Safety, Tolerability, and Anti-HIV Activity of PEG-Intron in HIV-Positive Children

This study has been completed.
Information provided by (Responsible Party):
National Institute of Allergy and Infectious Diseases (NIAID) Identifier:
First received: October 2, 2000
Last updated: May 18, 2012
Last verified: May 2012

October 2, 2000
May 18, 2012
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Complete list of historical versions of study NCT00006325 on Archive Site
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Safety, Tolerability, and Anti-HIV Activity of PEG-Intron in HIV-Positive Children
Safety, Tolerability, Antiviral Activity, and Pharmacokinetics of PEG-Intron in HIV-1 Infected Children

The purpose of this study is to see if PEG-Intron is safe and tolerated when given to children, to see how much gets into the blood and how long it stays in the blood, and to see how well it works to reduce viral load (level of HIV in the blood).

PEG-Intron is an experimental drug that works differently than other anti-HIV medications. It decreases the ability of HIV to infect the T cells (a special type of cell that helps fight infection). PEG-Intron has been approved by the Food and Drug Administration (FDA) to treat hepatitis C in adults, but in this study, it is being used as an investigational agent for the treatment of HIV/AIDS. It has not been tested in children before and experience with PEG-Intron in adults is limited. (This protocol has been changed to reflect FDA approval of PEG-Intron for treating hepatitic C in adults.)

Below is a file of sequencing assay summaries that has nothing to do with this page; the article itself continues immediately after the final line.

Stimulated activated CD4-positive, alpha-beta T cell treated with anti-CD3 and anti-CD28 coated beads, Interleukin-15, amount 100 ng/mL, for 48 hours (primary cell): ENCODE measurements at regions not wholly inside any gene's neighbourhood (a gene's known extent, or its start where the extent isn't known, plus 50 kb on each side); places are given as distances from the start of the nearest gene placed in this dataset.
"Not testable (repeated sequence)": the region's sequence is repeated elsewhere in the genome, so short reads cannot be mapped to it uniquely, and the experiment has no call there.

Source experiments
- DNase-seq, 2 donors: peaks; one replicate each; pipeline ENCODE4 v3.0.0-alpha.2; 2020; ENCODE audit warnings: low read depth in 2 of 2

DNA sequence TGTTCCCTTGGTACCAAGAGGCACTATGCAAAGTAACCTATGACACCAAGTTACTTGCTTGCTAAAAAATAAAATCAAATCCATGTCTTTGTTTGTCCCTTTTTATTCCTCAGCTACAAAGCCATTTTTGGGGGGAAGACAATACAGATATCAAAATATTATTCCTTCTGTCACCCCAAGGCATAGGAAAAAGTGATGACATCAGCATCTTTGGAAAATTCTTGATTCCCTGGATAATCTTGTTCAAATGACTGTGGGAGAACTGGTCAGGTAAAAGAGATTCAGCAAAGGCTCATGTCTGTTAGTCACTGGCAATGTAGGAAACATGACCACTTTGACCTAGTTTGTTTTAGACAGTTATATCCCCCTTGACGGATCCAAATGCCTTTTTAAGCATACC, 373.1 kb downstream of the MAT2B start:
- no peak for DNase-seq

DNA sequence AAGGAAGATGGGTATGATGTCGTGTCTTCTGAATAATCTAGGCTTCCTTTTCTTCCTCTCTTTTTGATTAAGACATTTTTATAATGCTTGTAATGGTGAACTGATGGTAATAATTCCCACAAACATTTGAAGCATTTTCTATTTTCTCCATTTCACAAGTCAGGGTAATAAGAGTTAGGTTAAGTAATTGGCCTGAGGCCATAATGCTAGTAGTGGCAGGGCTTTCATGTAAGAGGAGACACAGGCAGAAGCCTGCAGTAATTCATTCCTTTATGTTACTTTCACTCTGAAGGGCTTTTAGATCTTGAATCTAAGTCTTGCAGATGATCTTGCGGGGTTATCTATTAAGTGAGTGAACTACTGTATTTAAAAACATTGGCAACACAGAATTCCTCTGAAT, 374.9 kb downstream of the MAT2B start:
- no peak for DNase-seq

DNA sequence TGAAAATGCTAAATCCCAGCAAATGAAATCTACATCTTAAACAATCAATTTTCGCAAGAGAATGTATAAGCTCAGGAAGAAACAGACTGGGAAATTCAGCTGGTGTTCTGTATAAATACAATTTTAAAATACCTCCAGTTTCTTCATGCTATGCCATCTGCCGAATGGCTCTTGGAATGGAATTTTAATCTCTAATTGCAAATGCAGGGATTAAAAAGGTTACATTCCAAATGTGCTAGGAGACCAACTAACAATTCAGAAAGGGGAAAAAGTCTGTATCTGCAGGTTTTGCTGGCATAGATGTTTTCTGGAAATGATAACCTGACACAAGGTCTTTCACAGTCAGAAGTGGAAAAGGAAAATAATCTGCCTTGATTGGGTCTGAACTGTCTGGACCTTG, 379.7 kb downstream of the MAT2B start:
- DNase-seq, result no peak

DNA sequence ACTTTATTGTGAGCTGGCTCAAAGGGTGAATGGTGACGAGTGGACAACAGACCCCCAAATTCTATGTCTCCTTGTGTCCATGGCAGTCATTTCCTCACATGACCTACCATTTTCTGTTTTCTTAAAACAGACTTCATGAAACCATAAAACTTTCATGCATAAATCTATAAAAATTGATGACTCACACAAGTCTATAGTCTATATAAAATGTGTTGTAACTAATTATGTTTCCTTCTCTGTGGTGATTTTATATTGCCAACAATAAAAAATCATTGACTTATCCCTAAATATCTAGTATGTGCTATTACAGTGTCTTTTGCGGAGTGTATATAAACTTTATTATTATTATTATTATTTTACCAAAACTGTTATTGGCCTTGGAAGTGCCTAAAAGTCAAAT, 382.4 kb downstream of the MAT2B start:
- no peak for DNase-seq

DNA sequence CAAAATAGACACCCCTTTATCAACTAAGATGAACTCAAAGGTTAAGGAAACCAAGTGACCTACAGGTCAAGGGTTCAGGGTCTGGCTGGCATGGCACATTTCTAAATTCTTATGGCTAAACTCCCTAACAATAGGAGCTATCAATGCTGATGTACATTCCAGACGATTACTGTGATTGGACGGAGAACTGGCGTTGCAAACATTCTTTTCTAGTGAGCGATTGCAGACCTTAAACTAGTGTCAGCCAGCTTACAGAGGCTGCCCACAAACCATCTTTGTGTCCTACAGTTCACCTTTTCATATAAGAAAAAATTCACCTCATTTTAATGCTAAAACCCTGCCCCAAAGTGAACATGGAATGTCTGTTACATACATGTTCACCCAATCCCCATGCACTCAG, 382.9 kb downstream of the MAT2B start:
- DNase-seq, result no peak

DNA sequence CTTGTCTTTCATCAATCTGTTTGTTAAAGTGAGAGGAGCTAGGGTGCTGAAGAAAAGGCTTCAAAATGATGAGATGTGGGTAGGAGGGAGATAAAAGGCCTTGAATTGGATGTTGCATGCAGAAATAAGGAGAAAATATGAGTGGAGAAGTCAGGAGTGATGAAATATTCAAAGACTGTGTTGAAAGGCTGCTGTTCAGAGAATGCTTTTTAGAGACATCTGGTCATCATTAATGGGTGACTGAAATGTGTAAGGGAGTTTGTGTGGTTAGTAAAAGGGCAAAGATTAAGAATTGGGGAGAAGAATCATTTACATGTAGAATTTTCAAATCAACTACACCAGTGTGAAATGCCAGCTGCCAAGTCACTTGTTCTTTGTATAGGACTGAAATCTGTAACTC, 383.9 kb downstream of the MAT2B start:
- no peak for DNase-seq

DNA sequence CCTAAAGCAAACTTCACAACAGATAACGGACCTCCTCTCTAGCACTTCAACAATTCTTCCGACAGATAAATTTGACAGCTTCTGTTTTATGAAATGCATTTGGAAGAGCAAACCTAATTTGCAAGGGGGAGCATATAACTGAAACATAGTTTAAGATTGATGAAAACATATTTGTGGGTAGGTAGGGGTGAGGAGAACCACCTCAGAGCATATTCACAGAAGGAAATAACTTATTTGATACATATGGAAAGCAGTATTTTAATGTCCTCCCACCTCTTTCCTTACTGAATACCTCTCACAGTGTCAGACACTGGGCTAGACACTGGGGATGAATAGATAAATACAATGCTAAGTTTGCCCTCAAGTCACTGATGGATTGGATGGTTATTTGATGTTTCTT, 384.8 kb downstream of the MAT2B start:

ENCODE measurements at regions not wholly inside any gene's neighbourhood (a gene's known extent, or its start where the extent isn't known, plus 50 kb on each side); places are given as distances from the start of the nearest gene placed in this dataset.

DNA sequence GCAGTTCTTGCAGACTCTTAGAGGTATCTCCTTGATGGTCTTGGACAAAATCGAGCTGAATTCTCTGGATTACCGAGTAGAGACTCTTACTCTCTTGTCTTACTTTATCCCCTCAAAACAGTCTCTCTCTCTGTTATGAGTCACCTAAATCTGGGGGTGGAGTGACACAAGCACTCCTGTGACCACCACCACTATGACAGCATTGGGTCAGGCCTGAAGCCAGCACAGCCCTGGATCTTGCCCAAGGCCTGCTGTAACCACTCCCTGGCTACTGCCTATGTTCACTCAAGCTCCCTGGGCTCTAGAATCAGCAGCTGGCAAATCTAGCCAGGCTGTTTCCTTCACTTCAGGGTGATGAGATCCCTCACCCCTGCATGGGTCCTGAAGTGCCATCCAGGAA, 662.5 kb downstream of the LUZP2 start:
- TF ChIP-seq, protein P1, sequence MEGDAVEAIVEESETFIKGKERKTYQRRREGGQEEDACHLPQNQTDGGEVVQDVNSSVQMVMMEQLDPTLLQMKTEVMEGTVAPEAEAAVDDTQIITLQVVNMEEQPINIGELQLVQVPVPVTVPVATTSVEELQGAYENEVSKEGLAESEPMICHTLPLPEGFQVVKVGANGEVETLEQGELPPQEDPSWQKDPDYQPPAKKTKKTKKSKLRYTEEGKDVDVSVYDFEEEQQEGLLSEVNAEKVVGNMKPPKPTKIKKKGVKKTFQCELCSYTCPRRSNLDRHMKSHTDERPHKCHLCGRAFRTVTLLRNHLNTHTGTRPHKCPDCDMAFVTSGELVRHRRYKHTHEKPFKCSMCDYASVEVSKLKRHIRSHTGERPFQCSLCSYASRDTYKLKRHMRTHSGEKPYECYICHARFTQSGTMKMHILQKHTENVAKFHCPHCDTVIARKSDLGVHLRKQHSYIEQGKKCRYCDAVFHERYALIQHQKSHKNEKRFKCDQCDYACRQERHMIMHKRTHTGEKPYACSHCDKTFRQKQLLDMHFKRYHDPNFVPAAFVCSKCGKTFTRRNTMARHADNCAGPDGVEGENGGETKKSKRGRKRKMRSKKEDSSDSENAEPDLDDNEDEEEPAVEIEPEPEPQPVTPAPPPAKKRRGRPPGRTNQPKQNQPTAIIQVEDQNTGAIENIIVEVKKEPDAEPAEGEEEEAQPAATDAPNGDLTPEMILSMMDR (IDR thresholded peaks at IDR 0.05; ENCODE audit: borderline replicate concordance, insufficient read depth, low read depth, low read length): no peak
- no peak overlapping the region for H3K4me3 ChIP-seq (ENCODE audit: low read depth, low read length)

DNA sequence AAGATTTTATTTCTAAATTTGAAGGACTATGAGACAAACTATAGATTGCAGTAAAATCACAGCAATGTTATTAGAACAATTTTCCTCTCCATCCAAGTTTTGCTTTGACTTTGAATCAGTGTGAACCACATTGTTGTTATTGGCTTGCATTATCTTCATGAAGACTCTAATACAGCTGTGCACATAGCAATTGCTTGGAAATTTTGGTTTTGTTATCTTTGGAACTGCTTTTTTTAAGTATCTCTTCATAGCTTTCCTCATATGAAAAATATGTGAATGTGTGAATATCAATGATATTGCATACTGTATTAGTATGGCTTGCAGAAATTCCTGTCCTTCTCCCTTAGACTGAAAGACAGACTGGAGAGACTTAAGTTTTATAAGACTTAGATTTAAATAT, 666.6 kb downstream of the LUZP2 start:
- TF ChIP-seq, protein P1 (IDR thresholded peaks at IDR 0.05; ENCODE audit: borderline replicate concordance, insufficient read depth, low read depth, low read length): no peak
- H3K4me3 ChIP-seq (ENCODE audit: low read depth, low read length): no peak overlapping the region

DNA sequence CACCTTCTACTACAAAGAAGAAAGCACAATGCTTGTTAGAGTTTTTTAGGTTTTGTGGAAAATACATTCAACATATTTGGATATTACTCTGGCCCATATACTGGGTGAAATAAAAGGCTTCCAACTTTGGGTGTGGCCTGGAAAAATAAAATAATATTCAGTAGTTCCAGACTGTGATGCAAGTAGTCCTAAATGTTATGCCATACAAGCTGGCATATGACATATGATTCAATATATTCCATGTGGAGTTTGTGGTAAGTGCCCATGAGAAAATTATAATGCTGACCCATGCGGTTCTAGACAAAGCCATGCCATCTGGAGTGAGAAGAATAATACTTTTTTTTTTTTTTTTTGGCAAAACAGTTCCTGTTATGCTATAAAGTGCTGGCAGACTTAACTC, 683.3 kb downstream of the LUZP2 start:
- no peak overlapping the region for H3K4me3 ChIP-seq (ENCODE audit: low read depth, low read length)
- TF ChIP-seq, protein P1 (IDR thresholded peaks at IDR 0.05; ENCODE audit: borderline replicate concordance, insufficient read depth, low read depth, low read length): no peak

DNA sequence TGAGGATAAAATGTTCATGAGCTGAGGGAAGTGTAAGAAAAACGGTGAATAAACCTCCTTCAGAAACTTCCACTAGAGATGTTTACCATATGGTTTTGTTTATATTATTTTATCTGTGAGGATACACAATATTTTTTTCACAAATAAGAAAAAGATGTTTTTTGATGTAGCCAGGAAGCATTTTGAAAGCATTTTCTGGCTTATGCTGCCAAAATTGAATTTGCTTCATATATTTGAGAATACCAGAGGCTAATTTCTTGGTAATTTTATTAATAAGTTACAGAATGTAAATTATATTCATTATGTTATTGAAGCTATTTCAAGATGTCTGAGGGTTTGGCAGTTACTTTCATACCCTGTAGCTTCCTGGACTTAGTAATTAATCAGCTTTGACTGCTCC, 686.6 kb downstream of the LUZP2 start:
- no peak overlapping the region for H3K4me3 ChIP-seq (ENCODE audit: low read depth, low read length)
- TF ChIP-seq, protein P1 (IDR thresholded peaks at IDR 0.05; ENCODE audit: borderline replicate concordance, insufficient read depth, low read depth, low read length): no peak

The current optimal clinical management of HIV infection involves therapy with combinations of nucleoside and nonnucleoside reverse transcriptase inhibitors and HIV protease inhibitors. These regimens, though effective, do not completely eliminate HIV and the development of drug resistance is a major clinical problem. Interferons have been proposed as a possible treatment of HIV. Interferon-alfa inhibits HIV replication in vitro, and HIV-infected patients appear to have reduced production of interferons. Previous short-term clinical studies in adults showed anti-HIV activity, although there were safety and tolerability problems associated with the higher dose regimens used. This study will utilize a rising multiple-dose design to assess the safety, tolerability, and pharmacokinetics of single and multiple doses of PEG-Intron in HIV-infected children.

In a dose-escalation study, patients add weekly PEG-Intron to their antiretroviral therapy for up to 6 weeks. The first 2 doses are received in the clinic where parents/guardians are trained to administer injections, and succeeding doses are given at home.

Patients are enrolled from 2 cohorts. An older cohort of ages 2 to 16 years receives PEG-Intron at the lowest drug level. If the dose is tolerated, patients are added and if safety criteria are met, patients are enrolled in the next higher dose level. The dose level will be increased similarly for up to 4 doses. An optimal dose level is chosen.